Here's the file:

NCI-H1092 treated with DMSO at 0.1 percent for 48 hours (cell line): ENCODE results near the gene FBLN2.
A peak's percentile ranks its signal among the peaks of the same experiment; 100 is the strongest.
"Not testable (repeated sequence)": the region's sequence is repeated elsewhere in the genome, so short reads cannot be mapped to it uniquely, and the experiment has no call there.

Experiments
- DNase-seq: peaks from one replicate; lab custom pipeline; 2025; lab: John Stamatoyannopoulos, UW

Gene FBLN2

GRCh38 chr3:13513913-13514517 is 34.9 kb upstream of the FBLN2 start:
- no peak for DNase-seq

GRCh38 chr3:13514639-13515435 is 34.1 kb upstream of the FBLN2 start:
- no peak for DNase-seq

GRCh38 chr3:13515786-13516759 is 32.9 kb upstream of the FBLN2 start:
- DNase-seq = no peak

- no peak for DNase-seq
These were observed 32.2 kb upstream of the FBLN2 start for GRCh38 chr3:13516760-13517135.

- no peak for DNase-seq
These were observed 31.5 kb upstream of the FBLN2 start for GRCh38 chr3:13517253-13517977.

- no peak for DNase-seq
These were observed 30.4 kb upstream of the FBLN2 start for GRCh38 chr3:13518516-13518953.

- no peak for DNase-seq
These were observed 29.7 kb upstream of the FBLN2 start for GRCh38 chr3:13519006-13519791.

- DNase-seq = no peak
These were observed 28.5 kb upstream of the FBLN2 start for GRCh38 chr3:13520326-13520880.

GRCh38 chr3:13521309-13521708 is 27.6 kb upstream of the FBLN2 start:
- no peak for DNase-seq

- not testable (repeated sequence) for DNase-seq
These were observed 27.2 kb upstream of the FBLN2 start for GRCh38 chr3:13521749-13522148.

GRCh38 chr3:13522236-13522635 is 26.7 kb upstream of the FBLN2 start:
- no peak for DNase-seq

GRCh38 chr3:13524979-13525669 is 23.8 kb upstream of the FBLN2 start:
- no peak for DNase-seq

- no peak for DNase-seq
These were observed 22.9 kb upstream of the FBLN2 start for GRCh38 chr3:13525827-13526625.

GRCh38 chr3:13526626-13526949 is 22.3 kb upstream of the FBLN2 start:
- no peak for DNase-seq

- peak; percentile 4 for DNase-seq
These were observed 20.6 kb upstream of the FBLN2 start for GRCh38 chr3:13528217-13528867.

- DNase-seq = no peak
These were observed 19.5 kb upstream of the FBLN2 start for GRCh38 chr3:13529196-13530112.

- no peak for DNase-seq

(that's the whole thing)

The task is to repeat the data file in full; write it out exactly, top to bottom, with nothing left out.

NCI-H1092 treated with DMSO at 0.1 percent for 48 hours (cell line): ENCODE results near the gene FBLN2.
A peak's percentile ranks its signal among the peaks of the same experiment; 100 is the strongest.
"Not testable (repeated sequence)": the region's sequence is repeated elsewhere in the genome, so short reads cannot be mapped to it uniquely, and the experiment has no call there.

Experiments
- DNase-seq: peaks from one replicate; lab custom pipeline; 2025; lab: John Stamatoyannopoulos, UW

Gene FBLN2

GRCh38 chr3:13513913-13514517 is 34.9 kb upstream of the FBLN2 start:
- no peak for DNase-seq

GRCh38 chr3:13514639-13515435 is 34.1 kb upstream of the FBLN2 start:
- no peak for DNase-seq

GRCh38 chr3:13515786-13516759 is 32.9 kb upstream of the FBLN2 start:
- DNase-seq = no peak

- no peak for DNase-seq
These were observed 32.2 kb upstream of the FBLN2 start for GRCh38 chr3:13516760-13517135.

- no peak for DNase-seq
These were observed 31.5 kb upstream of the FBLN2 start for GRCh38 chr3:13517253-13517977.

- no peak for DNase-seq
These were observed 30.4 kb upstream of the FBLN2 start for GRCh38 chr3:13518516-13518953.

- no peak for DNase-seq
These were observed 29.7 kb upstream of the FBLN2 start for GRCh38 chr3:13519006-13519791.

- DNase-seq = no peak
These were observed 28.5 kb upstream of the FBLN2 start for GRCh38 chr3:13520326-13520880.

GRCh38 chr3:13521309-13521708 is 27.6 kb upstream of the FBLN2 start:
- no peak for DNase-seq

- not testable (repeated sequence) for DNase-seq
These were observed 27.2 kb upstream of the FBLN2 start for GRCh38 chr3:13521749-13522148.

GRCh38 chr3:13522236-13522635 is 26.7 kb upstream of the FBLN2 start:
- no peak for DNase-seq

GRCh38 chr3:13524979-13525669 is 23.8 kb upstream of the FBLN2 start:
- no peak for DNase-seq

- no peak for DNase-seq
These were observed 22.9 kb upstream of the FBLN2 start for GRCh38 chr3:13525827-13526625.

GRCh38 chr3:13526626-13526949 is 22.3 kb upstream of the FBLN2 start:
- no peak for DNase-seq

- peak; percentile 4 for DNase-seq
These were observed 20.6 kb upstream of the FBLN2 start for GRCh38 chr3:13528217-13528867.

- DNase-seq = no peak
These were observed 19.5 kb upstream of the FBLN2 start for GRCh38 chr3:13529196-13530112.

- no peak for DNase-seq